Winter Sun: The Orange

                Unlike many fruits, navel oranges are at their sweetest and ripest in the fall and winter months.  The Heritage Park Historical Museum and Carriage Barn exhibition titled “When the Air Was Pure and Money Grew on Trees” is a nod to the once-thriving citrus industry in Southern California.  Imagine that every house you see is, instead, an orange tree.

The largest object in the exhibit titled “Living from the Land” is the orange sizing machineIt is approximately 12 feet long and made of red, painted wood.  This was used to sort oranges by size before they were shipped off.  Orange sizing rings are also a part

Portion of the Orange Grading Machine, located inside the Carriage Barn.

of the exhibit.  There is a photograph behind this machine of farmers tending to the orange trees.

Navel oranges were developed by Mrs. Eliza Tibbets of Riverside, California, in 1873.  There were found to be sweet and seedless, so they were very popular and soon shipped all over the world.  People even ate them for dessert.  For a long time, having an orange was a big treat because they weren’t readily available.  But by 1940, there were 190,000 acres of orange trees in Southern California.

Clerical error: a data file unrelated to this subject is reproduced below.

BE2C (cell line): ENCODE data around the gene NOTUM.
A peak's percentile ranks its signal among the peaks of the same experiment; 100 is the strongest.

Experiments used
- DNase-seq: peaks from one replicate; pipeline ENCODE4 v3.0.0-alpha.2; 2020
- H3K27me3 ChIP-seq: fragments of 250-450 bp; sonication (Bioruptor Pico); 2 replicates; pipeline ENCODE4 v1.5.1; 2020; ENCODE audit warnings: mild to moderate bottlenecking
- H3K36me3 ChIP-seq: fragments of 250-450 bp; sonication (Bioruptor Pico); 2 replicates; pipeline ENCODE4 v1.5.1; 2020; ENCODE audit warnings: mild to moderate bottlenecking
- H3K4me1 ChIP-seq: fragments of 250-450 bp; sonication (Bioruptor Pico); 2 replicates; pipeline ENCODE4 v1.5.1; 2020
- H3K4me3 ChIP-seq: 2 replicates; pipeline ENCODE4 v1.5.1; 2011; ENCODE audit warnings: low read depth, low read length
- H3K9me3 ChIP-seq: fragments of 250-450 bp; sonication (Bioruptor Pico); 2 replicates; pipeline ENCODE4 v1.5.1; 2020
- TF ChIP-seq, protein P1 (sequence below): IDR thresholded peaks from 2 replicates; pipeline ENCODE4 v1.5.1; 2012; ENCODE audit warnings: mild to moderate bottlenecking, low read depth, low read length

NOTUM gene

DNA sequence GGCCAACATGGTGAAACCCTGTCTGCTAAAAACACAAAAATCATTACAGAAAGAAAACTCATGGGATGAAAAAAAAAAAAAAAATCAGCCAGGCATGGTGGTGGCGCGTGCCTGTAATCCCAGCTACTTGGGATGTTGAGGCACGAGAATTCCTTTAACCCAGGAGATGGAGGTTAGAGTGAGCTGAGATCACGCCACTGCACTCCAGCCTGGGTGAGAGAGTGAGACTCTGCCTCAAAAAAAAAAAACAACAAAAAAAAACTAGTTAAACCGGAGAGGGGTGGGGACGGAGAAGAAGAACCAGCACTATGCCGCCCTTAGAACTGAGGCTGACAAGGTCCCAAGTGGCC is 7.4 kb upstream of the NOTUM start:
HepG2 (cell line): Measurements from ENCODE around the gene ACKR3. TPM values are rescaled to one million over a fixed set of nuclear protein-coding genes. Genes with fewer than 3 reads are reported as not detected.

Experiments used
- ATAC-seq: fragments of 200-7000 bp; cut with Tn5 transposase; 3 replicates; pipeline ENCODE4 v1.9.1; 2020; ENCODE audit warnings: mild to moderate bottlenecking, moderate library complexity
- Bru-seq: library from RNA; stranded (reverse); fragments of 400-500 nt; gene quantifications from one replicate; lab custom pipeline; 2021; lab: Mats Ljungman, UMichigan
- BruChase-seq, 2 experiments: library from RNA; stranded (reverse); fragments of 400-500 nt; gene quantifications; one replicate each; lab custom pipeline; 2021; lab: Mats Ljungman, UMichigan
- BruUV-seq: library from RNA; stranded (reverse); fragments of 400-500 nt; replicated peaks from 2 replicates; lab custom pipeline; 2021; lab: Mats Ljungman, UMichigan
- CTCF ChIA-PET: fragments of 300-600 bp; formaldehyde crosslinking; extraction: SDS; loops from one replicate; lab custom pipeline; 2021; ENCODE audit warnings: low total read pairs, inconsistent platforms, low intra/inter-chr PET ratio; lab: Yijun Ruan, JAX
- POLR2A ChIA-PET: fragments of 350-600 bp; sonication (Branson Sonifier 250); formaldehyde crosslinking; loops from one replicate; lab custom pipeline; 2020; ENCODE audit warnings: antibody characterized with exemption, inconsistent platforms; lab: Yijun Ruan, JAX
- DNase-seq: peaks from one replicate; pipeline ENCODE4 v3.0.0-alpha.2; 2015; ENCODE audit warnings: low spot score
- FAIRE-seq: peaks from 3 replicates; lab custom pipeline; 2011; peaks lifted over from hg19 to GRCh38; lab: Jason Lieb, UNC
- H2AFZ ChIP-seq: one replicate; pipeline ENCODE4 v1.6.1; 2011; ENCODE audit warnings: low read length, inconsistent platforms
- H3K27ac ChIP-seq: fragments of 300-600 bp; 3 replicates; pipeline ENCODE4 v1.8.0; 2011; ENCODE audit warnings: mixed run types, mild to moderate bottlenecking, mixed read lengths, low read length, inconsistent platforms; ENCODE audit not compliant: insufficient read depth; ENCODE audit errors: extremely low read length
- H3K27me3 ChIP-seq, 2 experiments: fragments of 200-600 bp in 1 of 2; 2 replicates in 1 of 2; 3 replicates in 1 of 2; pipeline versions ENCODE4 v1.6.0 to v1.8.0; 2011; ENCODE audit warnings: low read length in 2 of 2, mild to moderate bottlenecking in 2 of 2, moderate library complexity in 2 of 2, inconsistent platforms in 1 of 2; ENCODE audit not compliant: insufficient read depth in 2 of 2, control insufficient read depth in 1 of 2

Today, there is a small orange tree grove in Heritage Park, but unfortunately the oranges cannot be picked.  But if you have a tree at home or have permission somewhere else, here are some tips to keep in mind:

  • The sweetest oranges are typically found high on the tree, on the outside, and on the south side of the tree.
  • The color of an orange has no relation to whether or not it’s ripe. Yes, that means that the color can be anywhere from dark green to pink or dark red!
  • Eat oranges as soon as possible
  • Watch for firm, bruise-free skin
  • Avoid tender spots or folds
  • And of course, smell that strong, sweet, citrus smell!

 

Orange Grove
A view of the Heritage Park Orange Grove, located beside the Windmill.

 

To learn more about picking oranges, visit http://www.pickyourown.org/citruspickingtips.htm

 

DG

Leave a Reply

Fill in your details below or click an icon to log in:

WordPress.com Logo

You are commenting using your WordPress.com account. Log Out /  Change )

Google photo

You are commenting using your Google account. Log Out /  Change )

Twitter picture

You are commenting using your Twitter account. Log Out /  Change )

Facebook photo

You are commenting using your Facebook account. Log Out /  Change )

Connecting to %s